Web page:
It is important to protect the weld area to ensure that there is no atmospheric contamination, in order to prevent unwanted materials from entering the joins. These unwanted materials can weaken the joins, or cause or enhance corrosion.
Some steel, titanium, and aluminum alloys can be affected by hydrogen embrittlement. If there are traces of water in the electrode or on the workpiece, the water decomposes into its components of hydrogen and oxygen in the high temperatures created by the arc. The liberated hydrogen then enters the weld pool. The inclusion of hydrogen will cause the welded area to become brittle.
A few types of stainless steel, as well as some nickel alloys, can be affected by intergranular corrosion. If these materials are exposed to temperatures of around 700 degrees Celsius for extended periods of time, chromium carbide can form and weaken the materials’ resistance to corrosion. Another term for this kind of corrosion is weld decay.
If intergranular corrosion affects steels that are stabilized with niobium, then this type of weld decay is more correctly referred to as knifeline attack. Chromium carbide is formed in the very vicinity of the weld, instead of niobium carbide — and again, this weakens the alloys’ resistance to corrosion or degradation.
Shielded Metal Arc Welding (SMAW)
This welding process goes by a variety of names, including flux shielded arc welding and manual metal arc welding. Informally, it is also referred to as stick welding.
In this arc welding process, the electric current passes through a consumable electrode, usually in the form of a thin stick. The consumable electrode melts and provides filler material to strengthen the weld. The electrode is usually covered in flux, which in melting helps to create the arc. The flux also protects the weld from contamination.
Shielded Metal Arc Welding or SMAW is the preferred welding process used when the items to be joined are composed of iron (including ductile iron and cast iron) or different kinds of steels (including stainless steel and carbon steel). It is also possible to weld items that are composed of nickel or copper or their alloys using this method.
There has been less success in using this welding process with items composed of aluminum and its alloys.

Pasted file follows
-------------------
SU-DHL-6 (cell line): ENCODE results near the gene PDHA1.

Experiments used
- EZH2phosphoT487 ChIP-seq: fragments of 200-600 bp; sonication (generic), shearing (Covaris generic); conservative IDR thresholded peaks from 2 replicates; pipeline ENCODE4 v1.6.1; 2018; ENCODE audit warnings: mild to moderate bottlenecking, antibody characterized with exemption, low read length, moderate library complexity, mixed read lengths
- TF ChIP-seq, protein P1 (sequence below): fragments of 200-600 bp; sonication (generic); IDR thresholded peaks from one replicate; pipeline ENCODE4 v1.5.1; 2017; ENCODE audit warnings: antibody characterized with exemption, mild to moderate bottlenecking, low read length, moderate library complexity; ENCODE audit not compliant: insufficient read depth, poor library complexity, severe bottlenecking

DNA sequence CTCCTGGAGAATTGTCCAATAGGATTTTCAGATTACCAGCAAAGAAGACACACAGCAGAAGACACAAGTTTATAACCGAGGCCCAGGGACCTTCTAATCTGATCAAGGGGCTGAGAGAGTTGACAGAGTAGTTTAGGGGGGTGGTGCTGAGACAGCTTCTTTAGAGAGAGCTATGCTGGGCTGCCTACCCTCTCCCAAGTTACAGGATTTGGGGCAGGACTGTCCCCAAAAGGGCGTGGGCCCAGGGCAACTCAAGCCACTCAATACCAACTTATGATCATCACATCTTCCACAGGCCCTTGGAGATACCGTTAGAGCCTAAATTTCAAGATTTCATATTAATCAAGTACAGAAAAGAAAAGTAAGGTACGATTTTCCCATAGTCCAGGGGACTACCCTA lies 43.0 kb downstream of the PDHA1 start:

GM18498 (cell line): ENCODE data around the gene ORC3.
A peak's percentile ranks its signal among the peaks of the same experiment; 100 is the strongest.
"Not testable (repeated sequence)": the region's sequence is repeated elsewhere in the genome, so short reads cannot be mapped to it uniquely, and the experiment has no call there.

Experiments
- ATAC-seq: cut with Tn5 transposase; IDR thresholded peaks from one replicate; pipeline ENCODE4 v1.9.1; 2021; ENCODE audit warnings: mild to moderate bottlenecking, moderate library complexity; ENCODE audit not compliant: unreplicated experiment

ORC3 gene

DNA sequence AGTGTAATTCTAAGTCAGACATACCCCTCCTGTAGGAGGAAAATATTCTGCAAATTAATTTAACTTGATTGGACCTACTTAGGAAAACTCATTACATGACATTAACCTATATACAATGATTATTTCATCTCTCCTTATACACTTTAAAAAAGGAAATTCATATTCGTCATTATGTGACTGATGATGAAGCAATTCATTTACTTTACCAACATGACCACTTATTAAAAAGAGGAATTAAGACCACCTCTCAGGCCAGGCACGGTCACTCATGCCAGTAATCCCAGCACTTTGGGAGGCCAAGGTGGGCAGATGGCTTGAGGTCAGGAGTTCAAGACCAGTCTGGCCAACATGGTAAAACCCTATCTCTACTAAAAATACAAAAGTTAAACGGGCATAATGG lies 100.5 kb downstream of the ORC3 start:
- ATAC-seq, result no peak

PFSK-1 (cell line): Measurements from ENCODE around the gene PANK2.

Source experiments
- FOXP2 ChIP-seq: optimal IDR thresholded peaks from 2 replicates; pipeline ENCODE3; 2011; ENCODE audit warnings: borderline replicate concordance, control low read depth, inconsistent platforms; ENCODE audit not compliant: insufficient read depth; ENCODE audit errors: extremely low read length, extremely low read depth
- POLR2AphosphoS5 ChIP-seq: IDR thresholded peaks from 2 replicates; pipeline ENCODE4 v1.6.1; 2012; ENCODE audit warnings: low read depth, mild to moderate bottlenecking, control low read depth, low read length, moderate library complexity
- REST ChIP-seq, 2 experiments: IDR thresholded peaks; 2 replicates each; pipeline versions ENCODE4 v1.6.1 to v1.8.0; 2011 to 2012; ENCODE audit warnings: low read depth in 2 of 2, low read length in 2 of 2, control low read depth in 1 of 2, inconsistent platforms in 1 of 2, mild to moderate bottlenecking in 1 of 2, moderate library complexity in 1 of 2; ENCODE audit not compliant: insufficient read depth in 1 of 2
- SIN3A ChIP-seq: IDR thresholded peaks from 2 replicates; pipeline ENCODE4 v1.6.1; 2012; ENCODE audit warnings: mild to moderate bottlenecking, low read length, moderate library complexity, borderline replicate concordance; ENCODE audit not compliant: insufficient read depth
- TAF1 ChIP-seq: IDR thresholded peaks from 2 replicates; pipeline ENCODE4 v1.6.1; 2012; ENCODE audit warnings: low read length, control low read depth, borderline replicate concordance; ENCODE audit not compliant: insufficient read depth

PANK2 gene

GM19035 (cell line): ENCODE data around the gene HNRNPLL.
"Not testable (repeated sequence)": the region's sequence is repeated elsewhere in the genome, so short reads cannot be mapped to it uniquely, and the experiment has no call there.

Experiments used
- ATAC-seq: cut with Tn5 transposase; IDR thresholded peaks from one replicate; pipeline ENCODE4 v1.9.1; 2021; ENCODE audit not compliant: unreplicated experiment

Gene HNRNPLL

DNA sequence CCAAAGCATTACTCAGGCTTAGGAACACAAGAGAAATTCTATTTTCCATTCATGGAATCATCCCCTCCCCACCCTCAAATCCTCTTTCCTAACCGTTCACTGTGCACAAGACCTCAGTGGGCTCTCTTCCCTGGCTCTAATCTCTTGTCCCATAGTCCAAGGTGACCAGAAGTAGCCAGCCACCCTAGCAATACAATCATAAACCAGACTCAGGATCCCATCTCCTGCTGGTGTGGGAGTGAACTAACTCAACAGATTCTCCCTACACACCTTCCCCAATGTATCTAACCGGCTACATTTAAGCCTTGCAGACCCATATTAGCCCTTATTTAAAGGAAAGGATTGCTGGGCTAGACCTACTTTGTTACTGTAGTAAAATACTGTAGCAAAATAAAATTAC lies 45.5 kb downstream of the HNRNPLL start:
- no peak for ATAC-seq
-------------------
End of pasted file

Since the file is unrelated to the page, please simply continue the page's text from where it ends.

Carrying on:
It’s easy to imagine that since a large number of construction and fabrication processes deal with iron and different steels, SMAW has become one of the most versatile, most popular, and most familiar welding methods.
As can be seen from one of its alternative names, SMAW is almost exclusively a manual welding process – however, an automated version does exist, and it is referred to as gravity arc welding or, more simply, as gravity welding.
The Shielded Metal Arc Welding Process
This being an arc welding process, the process begins with creating the necessary electric arc between the electrode and the workpiece. This is done by very lightly and very briefly touching the former to the latter. Then the electrode is pulled away slightly, creating the empty space in which the arc can exist.
There are two techniques to use in striking the arc: scratch-strike and tapping.
In the scratch-strike technique, the electrode is quickly and briefly dragged along the surface of the workpiece, exactly as though the electrode were a match being struck against a rough surface.
In the tapping technique, the electrode is quickly and briefly tapped against the surface of the workpiece.
Whichever technique is used, after the electrode makes contact with the workpiece it should be pulled away for a very short distance, so the arc can be created and then correctly maintained. If the arc appears but then goes out, the distance between the electrode and the workpiece is too large.
Find your angle
Even at this first step of the process there can be numerous difficulties. First and foremost is finding the right angle at which to touch the electrode to the workpiece. An electrode that is held in such an angle that it’s perpendicular to the workpiece might cause the tip to get stuck — thus fusing the electrode and the workpiece and cause rapid increase in heat.
The solution, therefore, is to perform the initial touch of electrode to workpiece at a relatively low angle. This will allow the electrode material to flow properly once the arc has been struck.
Electrodes that are used in this welding process are covered with a substance called flux. Fluxes act as cleaning, flowing, or purifying agents. These agents are critical in welding because as they melt, they give off shielding gases, which prevent the materials that are being joined from oxidizing. Fluxes also melt into slag, which gives the weld area extra protection from atmospheric contamination.